In 1983, petitioner filed a workers' compensation claim against B & B for total temporary disability benefits from February 21, 1983 through May 1, 1984, and permanent disability benefits beginning May 1, 1984. She asserted that the heavy lifting associated with her position at B & B caused her spinal disability. DOES denied her claim for benefits finding from the evidence which the hearing examiner credited, that petitioner did not suffer traumatic injury on October 28, 1982, and that this was the sole basis of her claim.

In her findings of fact, the hearing examiner declined to credit petitioner's testimony that she injured her neck while lifting a silver chafing dish weighing approximately 75 pounds. The hearing examiner stated that petitioner's statements "regarding previous symptoms, the incident, whom she advised of the incident and how she felt afterwards," were inconsistent. Furthermore, the hearing examiner credited the testimony of four witnesses who stated that petitioner had not related to them that she had suffered a specific work injury. It was further found that there was no credible evidence to support her claim that she had suffered a specific traumatic injury.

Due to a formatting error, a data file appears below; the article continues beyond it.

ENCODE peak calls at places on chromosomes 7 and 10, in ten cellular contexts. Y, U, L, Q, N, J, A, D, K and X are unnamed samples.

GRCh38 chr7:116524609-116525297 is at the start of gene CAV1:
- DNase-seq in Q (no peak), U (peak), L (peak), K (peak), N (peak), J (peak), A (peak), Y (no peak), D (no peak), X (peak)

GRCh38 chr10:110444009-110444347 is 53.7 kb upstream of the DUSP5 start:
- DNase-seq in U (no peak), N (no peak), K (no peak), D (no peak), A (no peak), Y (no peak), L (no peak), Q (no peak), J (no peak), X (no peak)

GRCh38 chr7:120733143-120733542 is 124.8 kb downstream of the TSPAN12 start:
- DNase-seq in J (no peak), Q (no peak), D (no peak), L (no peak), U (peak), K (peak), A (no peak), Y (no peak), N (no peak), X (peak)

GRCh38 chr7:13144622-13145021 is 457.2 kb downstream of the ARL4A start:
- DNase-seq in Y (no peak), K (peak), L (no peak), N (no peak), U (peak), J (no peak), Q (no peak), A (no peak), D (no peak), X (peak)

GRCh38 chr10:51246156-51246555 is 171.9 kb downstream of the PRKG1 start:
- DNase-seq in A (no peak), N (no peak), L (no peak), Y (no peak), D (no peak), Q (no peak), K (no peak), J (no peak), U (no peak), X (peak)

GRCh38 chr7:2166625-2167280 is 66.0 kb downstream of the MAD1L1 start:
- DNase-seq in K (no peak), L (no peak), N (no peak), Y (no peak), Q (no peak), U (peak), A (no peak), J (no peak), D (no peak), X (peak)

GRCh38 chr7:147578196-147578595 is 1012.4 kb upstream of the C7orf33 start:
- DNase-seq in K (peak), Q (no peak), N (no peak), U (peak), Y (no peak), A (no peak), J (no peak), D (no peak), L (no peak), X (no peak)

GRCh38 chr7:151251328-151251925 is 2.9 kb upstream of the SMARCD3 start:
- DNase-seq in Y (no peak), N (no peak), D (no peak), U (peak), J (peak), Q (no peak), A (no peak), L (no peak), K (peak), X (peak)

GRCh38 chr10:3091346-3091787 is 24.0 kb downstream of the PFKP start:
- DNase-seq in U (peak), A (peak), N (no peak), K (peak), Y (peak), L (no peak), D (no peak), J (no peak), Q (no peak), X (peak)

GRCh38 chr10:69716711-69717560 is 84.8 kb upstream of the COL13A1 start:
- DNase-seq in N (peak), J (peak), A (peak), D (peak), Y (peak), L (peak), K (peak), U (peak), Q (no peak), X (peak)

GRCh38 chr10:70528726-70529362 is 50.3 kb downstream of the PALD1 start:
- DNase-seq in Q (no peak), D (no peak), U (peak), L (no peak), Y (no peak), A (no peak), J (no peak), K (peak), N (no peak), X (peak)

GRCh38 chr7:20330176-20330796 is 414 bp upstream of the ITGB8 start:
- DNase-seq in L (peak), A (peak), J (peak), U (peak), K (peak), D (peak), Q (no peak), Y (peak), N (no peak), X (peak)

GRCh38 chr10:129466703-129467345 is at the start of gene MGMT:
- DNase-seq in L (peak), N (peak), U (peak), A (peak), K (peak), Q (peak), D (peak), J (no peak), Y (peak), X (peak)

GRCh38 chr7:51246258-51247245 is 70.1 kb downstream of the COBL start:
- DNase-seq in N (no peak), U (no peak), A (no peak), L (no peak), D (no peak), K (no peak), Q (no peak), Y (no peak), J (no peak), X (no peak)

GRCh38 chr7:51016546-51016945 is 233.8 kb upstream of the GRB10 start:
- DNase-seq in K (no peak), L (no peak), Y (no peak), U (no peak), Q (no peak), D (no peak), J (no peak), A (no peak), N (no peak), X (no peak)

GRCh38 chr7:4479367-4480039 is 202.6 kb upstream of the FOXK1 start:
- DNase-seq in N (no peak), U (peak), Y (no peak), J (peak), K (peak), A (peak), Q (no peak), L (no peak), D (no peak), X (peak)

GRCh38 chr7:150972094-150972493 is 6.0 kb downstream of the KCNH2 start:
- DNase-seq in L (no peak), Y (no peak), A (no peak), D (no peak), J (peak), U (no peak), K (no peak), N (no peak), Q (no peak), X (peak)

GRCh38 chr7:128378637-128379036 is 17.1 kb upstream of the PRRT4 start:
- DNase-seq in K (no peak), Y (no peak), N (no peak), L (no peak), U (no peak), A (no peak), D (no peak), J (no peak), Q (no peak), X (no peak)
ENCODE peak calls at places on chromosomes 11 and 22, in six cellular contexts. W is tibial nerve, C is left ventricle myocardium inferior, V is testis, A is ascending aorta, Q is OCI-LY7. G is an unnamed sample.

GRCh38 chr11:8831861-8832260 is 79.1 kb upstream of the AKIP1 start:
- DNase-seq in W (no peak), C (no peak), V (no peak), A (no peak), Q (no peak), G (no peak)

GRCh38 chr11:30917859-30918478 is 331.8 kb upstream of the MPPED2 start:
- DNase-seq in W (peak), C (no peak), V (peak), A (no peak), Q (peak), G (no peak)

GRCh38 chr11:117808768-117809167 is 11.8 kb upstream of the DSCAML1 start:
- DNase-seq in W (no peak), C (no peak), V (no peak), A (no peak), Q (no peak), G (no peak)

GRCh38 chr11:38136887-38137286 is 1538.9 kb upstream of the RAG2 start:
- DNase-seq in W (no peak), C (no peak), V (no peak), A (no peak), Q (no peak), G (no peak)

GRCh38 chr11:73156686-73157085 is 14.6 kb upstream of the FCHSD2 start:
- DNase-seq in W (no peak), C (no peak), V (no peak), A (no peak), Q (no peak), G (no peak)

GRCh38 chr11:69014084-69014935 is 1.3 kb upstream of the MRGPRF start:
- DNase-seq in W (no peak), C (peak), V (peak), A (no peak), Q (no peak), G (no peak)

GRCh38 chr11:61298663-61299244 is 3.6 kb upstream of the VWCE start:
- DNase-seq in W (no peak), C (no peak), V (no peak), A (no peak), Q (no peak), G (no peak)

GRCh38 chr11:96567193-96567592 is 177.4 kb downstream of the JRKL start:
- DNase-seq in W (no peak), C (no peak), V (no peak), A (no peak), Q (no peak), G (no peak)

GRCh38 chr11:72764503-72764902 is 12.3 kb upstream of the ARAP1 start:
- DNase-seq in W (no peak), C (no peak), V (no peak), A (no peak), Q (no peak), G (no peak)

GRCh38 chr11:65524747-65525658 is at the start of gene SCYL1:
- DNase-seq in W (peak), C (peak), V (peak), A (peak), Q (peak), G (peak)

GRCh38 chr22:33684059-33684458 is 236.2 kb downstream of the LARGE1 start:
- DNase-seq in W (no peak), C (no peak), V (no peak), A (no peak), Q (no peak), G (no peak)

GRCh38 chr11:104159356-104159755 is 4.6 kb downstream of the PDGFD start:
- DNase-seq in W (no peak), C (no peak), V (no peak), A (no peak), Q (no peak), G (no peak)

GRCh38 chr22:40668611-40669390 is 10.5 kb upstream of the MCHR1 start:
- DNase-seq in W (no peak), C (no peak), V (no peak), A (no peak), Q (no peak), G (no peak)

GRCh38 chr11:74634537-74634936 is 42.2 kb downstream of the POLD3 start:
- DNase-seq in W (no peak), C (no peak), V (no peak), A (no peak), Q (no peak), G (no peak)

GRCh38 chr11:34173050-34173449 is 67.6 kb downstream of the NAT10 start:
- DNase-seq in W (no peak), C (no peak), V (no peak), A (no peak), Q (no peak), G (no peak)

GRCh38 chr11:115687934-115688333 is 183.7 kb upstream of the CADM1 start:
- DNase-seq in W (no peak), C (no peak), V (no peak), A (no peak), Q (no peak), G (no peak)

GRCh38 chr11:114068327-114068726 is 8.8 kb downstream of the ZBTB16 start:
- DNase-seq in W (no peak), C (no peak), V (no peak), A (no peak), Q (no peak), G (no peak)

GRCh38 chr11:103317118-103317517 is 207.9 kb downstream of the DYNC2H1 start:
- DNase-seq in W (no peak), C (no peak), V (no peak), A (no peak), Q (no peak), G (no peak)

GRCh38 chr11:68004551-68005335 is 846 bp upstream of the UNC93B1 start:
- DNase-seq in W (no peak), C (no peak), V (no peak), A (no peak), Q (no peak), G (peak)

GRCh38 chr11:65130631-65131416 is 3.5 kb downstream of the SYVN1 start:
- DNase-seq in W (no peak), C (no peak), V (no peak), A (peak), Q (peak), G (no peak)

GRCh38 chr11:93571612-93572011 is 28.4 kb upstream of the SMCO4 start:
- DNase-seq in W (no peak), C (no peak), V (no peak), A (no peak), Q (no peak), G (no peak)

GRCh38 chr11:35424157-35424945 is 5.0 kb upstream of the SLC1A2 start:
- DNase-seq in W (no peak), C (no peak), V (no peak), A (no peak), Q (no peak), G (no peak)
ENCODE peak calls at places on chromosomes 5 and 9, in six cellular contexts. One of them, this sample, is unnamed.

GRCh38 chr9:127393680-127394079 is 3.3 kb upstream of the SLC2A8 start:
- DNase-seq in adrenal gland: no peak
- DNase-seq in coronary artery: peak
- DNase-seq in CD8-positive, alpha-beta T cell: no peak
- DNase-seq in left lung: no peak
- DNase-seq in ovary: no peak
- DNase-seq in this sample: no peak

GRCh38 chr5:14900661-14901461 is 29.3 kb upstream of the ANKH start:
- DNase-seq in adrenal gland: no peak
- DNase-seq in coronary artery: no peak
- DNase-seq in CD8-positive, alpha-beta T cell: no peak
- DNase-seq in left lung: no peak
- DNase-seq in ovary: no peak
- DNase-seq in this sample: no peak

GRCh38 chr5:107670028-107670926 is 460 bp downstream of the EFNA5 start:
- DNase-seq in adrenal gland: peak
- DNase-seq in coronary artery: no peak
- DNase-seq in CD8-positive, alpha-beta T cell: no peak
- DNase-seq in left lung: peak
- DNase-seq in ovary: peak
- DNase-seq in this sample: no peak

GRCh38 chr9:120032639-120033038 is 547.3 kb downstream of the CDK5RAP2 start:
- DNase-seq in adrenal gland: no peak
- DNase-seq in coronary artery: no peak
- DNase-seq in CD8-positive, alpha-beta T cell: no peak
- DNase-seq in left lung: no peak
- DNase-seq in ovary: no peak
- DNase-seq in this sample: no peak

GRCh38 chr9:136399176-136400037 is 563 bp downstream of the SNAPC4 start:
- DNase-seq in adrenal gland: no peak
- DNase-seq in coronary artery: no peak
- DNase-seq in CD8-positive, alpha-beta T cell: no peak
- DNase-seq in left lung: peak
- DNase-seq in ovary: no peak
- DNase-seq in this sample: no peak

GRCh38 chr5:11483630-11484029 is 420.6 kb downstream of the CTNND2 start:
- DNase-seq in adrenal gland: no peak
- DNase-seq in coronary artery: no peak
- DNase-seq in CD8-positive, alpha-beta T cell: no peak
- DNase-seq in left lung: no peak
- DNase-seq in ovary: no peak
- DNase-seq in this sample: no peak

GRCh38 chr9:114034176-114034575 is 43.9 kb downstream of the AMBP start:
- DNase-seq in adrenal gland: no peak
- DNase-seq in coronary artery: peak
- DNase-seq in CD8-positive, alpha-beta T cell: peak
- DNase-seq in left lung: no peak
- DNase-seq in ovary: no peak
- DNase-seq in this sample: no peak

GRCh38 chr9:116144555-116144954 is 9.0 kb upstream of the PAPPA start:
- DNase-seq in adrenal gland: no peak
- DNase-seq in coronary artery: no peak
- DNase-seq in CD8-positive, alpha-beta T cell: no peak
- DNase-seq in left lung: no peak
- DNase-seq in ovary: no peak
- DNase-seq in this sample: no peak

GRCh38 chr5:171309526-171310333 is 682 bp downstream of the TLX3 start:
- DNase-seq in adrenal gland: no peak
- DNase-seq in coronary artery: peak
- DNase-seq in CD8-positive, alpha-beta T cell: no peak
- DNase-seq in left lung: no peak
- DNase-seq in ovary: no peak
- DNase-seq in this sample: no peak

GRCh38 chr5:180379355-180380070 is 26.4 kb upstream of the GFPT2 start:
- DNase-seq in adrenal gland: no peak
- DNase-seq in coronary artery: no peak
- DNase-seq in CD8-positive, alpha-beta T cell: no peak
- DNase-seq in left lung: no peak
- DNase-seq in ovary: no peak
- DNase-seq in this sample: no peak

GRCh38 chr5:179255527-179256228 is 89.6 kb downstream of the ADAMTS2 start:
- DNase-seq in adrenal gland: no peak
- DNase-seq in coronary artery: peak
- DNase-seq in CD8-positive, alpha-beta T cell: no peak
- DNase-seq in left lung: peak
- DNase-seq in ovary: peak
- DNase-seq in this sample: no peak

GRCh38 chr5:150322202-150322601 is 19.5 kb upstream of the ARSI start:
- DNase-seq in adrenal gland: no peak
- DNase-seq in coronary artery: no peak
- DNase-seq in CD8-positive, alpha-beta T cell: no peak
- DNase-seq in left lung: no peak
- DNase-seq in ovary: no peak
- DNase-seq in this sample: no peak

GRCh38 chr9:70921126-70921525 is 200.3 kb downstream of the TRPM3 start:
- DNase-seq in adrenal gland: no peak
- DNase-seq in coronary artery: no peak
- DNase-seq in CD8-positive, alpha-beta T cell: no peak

This court reversed the DOES finding because the agency failed to provide petitioner with the statutory presumption of compensability, erroneously required petitioner to point to a "specific traumatic injury" as the cause of her disability, and failed to consider alternative work-related causes of petitioner's disability. Ferreira v. District of Columbia Dep't of Employment Serv., 531 A.2d 651, 655-57 (D.C. 1987) (Ferreira I). This court directed DOES to conduct further proceedings on the question of "whether the employer can establish by substantial evidencethe non-employment basis of petitioner's disability" keeping in mind that " 'an aggravation of a preexisting condition may constitute a compensable accidental injury under the [Workers' Compensation] Act' . . . [even] if petitioner's disability 'arose even in part out of and in the course of [her] employment.' " Id. at 660.